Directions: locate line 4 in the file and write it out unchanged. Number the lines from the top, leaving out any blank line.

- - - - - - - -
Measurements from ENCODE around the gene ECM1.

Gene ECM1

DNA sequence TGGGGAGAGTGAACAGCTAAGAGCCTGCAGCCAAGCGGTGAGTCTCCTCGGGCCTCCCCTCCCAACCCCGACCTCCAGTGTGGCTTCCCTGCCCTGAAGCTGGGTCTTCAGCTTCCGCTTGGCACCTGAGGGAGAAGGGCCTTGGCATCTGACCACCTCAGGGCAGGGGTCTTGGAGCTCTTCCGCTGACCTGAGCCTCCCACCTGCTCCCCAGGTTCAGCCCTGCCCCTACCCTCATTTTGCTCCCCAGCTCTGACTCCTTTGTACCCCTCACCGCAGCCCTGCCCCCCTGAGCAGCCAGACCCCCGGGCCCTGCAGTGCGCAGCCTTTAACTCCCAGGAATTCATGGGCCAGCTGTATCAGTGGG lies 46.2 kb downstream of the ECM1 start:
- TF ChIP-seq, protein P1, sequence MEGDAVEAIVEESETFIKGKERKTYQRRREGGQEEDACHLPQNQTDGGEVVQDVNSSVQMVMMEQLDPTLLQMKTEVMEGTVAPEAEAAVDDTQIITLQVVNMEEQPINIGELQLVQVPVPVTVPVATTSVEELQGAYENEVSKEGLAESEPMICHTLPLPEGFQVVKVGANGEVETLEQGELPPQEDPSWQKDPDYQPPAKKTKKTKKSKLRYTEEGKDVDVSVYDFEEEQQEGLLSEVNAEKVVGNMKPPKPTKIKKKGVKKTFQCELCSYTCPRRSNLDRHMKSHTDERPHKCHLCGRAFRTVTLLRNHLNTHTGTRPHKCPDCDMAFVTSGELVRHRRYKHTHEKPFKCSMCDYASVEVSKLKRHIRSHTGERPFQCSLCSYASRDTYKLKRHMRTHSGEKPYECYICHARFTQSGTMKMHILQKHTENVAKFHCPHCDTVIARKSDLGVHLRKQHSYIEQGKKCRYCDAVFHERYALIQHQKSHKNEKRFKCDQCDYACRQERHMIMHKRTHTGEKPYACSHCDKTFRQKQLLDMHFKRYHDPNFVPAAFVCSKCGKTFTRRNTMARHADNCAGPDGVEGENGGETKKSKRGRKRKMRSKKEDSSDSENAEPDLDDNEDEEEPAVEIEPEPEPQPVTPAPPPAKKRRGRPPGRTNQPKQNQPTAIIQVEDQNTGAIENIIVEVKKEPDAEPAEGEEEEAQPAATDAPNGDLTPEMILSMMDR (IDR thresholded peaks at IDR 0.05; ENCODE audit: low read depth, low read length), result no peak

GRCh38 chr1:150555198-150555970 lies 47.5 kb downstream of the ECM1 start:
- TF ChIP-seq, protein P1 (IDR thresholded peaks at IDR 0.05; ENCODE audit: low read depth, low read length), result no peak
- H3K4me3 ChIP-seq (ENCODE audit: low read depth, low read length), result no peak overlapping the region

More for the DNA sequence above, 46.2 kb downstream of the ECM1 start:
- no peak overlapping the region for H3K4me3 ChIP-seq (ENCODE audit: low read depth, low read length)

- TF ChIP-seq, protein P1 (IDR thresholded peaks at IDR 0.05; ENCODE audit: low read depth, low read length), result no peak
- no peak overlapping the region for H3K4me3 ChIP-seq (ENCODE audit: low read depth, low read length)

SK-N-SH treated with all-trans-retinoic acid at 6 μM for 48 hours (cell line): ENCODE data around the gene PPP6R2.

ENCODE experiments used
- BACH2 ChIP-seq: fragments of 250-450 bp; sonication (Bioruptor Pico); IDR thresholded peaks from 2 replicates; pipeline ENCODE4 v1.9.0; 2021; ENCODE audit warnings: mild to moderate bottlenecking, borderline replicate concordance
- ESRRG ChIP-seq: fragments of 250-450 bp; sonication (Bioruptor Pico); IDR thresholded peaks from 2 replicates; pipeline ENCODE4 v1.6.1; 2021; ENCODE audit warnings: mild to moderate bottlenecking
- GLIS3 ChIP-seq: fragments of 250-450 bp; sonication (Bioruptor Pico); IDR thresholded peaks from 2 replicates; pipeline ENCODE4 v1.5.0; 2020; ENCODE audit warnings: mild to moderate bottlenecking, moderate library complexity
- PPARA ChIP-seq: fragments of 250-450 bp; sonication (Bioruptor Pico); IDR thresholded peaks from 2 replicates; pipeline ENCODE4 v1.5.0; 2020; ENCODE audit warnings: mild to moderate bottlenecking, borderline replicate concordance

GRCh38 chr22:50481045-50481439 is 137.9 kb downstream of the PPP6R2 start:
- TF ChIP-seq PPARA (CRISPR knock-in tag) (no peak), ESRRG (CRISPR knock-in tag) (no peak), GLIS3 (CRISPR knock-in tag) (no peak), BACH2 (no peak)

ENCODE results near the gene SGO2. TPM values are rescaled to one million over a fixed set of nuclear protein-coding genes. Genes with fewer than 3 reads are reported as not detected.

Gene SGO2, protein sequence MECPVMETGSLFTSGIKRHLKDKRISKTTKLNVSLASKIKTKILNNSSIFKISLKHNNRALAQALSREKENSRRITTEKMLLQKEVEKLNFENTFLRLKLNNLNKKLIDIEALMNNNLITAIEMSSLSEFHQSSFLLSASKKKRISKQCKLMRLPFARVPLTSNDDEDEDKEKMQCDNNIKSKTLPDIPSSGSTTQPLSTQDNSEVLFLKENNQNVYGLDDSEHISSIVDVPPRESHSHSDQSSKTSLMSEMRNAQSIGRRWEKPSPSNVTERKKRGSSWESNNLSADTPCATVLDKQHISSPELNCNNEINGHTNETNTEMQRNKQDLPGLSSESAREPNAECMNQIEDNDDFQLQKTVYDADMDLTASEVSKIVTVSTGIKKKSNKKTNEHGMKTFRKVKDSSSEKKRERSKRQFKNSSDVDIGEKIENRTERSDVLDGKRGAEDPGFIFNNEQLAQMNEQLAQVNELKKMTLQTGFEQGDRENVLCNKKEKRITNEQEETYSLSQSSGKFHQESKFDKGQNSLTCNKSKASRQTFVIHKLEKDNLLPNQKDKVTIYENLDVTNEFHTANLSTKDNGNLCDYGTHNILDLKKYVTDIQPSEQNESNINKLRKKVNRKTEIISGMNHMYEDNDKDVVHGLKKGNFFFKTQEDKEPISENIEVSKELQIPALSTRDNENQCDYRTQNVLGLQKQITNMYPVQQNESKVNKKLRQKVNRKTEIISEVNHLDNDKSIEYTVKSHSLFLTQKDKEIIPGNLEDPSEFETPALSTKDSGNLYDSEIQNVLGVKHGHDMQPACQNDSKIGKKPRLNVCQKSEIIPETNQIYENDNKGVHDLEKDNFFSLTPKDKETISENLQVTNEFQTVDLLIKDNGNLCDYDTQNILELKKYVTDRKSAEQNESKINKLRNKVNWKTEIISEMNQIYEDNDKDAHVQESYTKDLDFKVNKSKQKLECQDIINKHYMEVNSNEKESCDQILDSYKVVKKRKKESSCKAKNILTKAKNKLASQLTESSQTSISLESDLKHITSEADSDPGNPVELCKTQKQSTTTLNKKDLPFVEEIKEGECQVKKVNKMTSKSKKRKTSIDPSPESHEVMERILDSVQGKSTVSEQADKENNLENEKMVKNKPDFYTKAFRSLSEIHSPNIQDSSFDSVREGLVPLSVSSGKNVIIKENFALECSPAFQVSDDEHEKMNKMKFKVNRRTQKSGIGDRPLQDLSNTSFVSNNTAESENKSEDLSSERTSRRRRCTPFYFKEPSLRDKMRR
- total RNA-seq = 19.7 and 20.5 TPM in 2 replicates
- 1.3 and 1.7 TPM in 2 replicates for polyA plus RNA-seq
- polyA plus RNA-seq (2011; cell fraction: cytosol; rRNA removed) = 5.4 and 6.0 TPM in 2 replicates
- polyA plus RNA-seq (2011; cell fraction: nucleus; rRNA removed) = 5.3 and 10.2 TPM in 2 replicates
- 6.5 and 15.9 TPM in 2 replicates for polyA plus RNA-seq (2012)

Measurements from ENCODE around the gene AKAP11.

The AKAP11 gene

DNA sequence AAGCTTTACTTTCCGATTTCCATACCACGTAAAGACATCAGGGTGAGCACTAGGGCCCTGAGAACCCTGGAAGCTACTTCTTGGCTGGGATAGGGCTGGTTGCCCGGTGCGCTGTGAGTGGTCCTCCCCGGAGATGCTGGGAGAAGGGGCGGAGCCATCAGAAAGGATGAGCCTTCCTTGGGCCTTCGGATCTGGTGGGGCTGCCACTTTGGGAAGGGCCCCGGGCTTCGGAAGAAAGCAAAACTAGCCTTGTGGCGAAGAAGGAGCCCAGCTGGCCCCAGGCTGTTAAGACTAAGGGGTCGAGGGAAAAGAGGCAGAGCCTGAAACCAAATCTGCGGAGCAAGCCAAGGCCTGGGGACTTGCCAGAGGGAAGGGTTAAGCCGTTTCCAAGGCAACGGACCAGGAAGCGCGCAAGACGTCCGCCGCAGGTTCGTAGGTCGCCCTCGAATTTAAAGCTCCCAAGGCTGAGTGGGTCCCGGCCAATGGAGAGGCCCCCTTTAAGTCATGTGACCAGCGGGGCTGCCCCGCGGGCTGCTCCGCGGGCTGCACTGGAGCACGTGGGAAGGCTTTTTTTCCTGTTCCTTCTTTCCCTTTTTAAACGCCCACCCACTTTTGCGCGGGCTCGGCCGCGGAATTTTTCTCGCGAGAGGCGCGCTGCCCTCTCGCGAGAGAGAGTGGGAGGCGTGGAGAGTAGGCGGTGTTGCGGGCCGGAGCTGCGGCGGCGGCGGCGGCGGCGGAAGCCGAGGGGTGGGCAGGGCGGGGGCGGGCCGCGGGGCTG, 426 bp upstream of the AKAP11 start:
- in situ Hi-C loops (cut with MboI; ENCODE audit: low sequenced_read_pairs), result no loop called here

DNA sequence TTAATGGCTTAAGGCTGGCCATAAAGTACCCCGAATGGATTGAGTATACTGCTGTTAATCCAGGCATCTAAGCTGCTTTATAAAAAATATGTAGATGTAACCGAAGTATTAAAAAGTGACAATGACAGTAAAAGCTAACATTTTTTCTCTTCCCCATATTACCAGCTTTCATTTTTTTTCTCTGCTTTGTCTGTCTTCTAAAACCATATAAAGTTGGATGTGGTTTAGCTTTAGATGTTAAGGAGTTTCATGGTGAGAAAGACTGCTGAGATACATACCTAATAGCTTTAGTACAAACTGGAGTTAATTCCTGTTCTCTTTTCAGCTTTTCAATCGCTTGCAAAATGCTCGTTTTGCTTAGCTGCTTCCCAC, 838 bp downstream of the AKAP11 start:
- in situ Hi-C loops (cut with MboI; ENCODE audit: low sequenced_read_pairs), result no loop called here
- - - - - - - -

- TF ChIP-seq, protein P1, sequence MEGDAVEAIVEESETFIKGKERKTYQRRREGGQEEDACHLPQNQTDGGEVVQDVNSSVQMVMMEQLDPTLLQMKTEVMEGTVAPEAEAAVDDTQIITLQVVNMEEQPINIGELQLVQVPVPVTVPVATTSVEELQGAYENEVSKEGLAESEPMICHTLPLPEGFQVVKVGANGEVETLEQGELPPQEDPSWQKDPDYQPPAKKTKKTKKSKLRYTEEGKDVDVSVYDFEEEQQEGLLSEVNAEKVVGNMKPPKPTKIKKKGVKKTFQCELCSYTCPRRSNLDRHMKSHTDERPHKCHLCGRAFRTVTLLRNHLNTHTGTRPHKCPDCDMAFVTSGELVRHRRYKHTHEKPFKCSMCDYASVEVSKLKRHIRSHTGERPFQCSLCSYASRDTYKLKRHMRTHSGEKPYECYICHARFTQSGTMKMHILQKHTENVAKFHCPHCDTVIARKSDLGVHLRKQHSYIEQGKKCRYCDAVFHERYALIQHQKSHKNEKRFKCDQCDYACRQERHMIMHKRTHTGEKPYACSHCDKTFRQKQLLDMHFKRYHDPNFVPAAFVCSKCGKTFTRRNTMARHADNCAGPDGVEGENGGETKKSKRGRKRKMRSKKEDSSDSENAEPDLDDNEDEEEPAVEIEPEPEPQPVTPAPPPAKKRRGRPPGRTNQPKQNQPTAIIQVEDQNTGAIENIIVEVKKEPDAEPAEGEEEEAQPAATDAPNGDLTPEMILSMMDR (IDR thresholded peaks at IDR 0.05; ENCODE audit: low read depth, low read length), result no peak